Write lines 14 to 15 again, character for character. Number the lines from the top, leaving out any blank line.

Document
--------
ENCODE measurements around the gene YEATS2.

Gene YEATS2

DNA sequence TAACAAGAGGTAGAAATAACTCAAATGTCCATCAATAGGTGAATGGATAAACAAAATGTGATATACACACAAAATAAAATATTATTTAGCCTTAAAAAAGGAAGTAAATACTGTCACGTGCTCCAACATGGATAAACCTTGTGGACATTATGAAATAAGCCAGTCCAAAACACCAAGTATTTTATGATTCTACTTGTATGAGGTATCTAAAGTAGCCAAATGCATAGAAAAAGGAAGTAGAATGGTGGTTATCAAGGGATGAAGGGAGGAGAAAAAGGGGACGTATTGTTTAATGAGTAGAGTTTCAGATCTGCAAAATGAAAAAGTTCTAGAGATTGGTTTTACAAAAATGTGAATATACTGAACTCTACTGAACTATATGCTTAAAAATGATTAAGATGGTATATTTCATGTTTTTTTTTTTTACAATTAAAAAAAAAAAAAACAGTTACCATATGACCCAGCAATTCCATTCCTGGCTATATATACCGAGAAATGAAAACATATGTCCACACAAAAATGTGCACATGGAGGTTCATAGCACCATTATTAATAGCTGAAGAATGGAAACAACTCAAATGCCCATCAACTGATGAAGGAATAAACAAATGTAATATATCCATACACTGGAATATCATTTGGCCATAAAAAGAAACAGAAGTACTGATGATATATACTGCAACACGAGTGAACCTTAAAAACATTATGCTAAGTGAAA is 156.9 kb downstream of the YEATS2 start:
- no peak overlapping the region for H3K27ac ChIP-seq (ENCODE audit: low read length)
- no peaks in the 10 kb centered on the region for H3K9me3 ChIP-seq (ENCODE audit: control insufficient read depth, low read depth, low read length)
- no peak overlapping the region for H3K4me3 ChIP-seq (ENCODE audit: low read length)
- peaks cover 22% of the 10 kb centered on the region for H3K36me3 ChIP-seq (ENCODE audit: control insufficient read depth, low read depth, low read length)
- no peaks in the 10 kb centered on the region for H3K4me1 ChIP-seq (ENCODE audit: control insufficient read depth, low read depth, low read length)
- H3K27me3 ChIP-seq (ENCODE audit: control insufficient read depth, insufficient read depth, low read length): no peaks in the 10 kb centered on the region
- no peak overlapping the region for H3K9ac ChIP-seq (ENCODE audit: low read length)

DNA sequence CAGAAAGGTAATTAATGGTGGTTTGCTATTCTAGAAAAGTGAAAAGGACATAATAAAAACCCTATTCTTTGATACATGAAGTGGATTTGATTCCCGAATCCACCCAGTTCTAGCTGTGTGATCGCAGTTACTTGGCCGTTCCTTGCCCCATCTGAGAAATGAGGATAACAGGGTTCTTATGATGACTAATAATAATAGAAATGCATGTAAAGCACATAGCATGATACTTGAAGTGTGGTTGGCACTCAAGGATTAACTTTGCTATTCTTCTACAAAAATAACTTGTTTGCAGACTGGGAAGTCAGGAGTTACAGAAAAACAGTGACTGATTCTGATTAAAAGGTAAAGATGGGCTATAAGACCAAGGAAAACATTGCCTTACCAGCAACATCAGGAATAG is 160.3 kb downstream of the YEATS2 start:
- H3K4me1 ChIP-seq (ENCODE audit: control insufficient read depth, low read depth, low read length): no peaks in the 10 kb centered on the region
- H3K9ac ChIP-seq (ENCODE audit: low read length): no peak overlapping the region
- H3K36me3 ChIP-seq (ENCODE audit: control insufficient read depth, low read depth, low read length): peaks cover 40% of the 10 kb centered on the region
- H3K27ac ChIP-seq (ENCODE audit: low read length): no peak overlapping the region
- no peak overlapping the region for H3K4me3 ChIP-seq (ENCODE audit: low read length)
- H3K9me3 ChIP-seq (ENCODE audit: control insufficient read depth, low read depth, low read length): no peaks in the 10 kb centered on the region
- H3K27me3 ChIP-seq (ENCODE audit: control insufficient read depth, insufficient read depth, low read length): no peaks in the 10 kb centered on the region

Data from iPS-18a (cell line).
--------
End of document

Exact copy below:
- H3K36me3 ChIP-seq (ENCODE audit: control insufficient read depth, low read depth, low read length): peaks cover 40% of the 10 kb centered on the region
- H3K27ac ChIP-seq (ENCODE audit: low read length): no peak overlapping the region